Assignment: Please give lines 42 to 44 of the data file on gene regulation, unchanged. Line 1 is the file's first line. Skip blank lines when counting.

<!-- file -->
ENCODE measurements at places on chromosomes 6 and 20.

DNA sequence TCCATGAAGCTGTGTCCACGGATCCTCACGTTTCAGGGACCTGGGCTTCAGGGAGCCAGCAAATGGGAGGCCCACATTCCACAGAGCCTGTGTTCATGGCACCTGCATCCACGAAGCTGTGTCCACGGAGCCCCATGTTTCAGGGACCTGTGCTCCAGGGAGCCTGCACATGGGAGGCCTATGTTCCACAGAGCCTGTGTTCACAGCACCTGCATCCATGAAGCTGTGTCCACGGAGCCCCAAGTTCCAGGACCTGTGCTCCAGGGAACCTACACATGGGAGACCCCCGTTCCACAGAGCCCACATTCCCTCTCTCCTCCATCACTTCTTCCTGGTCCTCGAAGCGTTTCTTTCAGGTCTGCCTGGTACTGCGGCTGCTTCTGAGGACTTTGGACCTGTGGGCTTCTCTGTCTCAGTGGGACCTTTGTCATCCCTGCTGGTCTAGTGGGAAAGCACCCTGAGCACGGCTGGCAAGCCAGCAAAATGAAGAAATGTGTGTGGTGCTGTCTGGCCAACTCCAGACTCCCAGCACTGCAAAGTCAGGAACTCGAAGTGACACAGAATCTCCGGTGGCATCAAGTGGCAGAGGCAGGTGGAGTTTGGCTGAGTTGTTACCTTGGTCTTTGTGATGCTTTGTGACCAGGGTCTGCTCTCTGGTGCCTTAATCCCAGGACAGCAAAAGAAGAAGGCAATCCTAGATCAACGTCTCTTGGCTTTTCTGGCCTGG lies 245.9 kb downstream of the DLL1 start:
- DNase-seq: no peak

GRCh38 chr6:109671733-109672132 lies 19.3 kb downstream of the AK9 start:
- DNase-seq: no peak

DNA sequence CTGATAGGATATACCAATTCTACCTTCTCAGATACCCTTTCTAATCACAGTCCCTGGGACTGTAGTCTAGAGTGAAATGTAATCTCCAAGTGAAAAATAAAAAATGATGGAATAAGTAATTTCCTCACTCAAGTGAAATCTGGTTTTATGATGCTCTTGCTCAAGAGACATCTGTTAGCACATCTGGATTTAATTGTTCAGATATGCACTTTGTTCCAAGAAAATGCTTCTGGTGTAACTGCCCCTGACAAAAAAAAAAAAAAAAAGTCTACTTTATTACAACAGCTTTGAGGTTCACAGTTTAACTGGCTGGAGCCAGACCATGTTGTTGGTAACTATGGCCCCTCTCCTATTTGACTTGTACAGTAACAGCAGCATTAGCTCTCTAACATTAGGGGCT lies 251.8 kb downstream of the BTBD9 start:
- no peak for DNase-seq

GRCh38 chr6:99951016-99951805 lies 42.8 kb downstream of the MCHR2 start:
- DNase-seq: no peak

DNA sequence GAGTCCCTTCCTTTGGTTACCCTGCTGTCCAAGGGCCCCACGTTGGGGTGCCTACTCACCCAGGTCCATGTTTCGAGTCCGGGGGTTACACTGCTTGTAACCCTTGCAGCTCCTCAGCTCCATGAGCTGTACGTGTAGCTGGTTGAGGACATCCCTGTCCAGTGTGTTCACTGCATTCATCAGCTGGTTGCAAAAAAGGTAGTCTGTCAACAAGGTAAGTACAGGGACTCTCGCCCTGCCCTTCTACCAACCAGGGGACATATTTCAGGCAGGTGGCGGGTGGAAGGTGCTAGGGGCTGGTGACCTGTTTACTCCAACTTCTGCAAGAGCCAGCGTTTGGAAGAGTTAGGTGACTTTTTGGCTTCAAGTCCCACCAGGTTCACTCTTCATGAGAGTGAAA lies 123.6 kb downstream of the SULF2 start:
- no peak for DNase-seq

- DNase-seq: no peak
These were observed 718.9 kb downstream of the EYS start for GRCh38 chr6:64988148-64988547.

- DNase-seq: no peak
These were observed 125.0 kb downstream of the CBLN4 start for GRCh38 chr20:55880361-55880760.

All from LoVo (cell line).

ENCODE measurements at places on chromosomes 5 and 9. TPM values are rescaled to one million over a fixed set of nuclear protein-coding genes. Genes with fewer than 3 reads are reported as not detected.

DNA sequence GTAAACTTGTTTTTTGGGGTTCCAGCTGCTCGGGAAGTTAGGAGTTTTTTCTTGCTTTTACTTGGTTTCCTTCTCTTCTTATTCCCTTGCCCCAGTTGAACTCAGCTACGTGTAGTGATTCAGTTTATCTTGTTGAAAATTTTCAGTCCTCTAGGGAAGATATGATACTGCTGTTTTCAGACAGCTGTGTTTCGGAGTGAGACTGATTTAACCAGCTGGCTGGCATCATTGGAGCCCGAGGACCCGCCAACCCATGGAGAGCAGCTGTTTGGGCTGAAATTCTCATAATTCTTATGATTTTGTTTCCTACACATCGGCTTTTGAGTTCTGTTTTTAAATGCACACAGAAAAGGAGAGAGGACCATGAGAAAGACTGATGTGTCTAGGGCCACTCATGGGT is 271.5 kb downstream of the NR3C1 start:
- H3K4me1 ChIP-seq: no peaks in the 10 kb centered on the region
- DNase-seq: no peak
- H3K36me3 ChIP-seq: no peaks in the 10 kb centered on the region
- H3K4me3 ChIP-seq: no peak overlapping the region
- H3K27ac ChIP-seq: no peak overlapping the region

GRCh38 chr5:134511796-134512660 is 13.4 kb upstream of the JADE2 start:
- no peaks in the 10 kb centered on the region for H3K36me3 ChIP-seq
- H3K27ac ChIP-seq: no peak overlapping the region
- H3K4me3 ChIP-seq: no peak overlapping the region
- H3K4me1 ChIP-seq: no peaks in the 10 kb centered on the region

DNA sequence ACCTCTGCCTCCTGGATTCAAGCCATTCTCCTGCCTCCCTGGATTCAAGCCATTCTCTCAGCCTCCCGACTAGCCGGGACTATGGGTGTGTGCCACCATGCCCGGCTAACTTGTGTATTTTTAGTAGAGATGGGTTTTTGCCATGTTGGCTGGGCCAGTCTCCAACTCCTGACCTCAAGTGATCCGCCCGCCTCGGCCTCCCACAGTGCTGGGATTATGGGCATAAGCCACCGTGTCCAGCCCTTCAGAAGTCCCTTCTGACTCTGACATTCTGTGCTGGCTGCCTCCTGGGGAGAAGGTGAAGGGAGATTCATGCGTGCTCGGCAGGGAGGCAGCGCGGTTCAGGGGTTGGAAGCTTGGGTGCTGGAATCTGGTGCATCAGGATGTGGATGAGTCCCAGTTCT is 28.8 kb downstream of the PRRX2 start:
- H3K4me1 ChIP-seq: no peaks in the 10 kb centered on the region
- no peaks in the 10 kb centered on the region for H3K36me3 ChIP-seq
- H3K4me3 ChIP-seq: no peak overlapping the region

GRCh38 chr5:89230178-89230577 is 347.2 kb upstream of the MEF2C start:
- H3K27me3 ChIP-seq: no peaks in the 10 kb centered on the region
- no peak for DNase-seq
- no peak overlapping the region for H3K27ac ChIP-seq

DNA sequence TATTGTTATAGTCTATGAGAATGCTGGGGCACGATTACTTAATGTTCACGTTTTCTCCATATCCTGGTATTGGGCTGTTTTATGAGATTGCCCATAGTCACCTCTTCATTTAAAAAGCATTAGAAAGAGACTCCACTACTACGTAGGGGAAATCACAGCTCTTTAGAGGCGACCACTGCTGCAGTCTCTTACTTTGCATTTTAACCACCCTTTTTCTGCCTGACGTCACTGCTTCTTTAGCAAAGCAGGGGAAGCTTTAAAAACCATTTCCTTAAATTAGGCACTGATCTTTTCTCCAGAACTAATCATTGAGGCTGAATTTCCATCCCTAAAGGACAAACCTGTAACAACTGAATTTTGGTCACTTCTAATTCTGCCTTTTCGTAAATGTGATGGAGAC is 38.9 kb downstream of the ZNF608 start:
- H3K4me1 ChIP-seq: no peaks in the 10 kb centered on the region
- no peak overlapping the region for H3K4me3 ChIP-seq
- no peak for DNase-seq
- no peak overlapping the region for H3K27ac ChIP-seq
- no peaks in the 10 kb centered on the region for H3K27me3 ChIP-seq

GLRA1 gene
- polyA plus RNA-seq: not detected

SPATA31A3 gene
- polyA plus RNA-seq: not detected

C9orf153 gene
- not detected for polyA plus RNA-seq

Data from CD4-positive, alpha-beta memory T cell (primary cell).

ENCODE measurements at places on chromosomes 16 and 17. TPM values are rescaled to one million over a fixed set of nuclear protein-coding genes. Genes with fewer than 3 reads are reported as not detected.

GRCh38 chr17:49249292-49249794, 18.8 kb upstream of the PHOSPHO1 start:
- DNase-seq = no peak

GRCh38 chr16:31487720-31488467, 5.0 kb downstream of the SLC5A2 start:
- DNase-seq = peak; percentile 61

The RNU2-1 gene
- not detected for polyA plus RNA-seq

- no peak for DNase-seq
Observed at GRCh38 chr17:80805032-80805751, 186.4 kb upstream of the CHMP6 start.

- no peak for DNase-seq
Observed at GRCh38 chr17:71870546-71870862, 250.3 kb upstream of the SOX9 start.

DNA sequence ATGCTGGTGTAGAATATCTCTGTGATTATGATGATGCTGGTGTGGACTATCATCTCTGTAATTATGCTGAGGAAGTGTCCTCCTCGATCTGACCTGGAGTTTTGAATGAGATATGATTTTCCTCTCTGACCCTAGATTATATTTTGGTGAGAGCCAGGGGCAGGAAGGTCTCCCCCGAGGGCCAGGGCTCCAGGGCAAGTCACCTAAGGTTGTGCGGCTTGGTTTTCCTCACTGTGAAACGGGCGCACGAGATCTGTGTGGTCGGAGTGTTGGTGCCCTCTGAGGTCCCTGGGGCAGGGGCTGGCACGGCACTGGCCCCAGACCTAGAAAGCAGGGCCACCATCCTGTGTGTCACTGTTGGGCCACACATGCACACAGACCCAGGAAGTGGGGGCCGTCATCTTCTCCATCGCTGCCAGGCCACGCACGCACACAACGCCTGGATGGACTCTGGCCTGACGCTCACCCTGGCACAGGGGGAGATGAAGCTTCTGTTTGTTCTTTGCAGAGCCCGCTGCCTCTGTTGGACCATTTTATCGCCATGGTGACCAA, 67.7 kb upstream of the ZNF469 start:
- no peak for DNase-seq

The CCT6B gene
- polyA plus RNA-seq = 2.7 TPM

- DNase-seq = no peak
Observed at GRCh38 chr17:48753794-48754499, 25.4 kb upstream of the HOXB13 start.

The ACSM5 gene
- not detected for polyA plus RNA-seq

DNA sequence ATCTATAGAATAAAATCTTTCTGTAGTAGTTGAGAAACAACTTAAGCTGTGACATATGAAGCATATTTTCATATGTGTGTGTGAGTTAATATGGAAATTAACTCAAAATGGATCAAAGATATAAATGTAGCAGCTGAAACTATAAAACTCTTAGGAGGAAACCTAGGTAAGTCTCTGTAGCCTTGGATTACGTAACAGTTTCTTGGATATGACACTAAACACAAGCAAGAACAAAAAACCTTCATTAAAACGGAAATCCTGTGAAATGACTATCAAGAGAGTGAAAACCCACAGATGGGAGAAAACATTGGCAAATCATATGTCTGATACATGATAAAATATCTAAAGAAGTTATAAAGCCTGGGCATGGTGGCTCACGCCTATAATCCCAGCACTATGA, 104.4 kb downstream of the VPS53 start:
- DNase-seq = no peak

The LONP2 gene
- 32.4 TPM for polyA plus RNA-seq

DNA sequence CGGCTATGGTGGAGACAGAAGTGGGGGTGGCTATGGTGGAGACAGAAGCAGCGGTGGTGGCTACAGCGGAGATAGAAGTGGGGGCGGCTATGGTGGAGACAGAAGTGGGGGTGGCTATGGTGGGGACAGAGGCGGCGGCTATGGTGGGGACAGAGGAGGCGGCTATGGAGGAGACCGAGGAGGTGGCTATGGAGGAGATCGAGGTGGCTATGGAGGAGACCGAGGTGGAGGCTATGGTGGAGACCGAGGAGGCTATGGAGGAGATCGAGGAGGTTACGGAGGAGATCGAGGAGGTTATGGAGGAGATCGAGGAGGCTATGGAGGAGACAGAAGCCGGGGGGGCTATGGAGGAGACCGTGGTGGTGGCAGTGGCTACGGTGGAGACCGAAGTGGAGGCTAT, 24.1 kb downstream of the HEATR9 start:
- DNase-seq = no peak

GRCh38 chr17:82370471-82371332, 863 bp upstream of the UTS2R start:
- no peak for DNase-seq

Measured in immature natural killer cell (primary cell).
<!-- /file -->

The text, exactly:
- no peaks in the 10 kb centered on the region for H3K27me3 ChIP-seq

GLRA1 gene
- polyA plus RNA-seq: not detected